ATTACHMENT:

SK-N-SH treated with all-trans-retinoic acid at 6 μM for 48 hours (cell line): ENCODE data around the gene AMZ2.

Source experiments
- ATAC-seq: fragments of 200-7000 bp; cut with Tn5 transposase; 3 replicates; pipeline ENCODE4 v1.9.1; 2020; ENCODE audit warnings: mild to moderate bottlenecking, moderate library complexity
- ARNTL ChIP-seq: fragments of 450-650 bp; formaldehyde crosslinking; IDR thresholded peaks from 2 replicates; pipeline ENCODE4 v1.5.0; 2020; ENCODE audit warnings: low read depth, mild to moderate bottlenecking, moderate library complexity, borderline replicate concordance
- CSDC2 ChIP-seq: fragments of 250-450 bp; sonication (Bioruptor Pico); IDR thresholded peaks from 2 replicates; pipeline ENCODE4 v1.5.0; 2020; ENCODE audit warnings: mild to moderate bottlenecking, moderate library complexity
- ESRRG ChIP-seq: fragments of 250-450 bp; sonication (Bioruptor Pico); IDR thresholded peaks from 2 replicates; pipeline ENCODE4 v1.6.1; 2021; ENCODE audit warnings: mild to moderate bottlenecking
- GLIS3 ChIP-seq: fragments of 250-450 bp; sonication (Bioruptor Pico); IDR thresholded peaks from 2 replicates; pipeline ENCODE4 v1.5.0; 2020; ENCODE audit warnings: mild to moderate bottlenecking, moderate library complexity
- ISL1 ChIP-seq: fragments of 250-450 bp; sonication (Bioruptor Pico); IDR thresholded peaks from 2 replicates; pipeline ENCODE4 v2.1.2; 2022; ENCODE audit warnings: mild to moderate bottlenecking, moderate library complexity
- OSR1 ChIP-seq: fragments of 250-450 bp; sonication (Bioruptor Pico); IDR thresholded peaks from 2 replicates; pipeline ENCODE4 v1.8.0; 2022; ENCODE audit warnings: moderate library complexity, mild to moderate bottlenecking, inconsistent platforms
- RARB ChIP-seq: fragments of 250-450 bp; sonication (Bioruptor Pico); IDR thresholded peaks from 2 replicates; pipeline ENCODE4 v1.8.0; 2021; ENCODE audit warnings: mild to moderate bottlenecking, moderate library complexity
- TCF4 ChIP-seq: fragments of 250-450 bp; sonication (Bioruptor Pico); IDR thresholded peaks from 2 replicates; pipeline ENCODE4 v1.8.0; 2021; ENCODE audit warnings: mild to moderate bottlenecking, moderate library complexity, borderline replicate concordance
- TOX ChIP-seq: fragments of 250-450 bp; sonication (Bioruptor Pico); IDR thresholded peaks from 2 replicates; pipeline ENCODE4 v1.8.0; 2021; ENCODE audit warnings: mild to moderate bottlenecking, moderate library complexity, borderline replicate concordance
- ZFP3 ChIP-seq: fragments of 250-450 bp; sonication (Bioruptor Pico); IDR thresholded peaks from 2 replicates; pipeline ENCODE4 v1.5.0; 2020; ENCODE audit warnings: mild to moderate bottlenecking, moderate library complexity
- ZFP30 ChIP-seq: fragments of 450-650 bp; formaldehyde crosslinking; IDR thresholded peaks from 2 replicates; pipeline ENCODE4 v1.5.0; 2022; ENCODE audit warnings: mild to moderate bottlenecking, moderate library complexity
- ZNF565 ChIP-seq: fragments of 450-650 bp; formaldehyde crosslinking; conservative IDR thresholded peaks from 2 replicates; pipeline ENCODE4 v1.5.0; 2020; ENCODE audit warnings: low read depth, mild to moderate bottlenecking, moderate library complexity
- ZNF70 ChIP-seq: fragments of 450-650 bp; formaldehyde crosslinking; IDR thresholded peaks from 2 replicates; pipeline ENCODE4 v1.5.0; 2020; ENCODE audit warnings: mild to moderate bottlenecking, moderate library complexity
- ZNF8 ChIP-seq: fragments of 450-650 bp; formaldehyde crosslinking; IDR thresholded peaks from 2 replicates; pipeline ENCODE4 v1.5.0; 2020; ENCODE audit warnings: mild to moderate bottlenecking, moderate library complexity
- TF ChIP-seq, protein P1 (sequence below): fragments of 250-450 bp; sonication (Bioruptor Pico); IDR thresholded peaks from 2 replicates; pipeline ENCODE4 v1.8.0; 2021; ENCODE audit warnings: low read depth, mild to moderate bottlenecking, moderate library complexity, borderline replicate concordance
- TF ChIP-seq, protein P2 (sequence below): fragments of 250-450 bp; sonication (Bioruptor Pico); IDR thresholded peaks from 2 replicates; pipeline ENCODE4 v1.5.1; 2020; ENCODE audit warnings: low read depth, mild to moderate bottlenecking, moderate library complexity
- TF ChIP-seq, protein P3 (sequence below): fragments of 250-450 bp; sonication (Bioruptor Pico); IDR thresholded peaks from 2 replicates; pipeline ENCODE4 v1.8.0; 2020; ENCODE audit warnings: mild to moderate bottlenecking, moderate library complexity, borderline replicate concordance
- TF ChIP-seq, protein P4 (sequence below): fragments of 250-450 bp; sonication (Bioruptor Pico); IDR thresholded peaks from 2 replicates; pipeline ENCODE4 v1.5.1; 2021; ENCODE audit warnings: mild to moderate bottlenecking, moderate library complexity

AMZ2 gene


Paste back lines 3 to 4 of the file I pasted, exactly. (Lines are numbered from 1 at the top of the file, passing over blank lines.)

- ATAC-seq: fragments of 200-7000 bp; cut with Tn5 transposase; 3 replicates; pipeline ENCODE4 v1.9.1; 2020; ENCODE audit warnings: mild to moderate bottlenecking, moderate library complexity
- ARNTL ChIP-seq: fragments of 450-650 bp; formaldehyde crosslinking; IDR thresholded peaks from 2 replicates; pipeline ENCODE4 v1.5.0; 2020; ENCODE audit warnings: low read depth, mild to moderate bottlenecking, moderate library complexity, borderline replicate concordance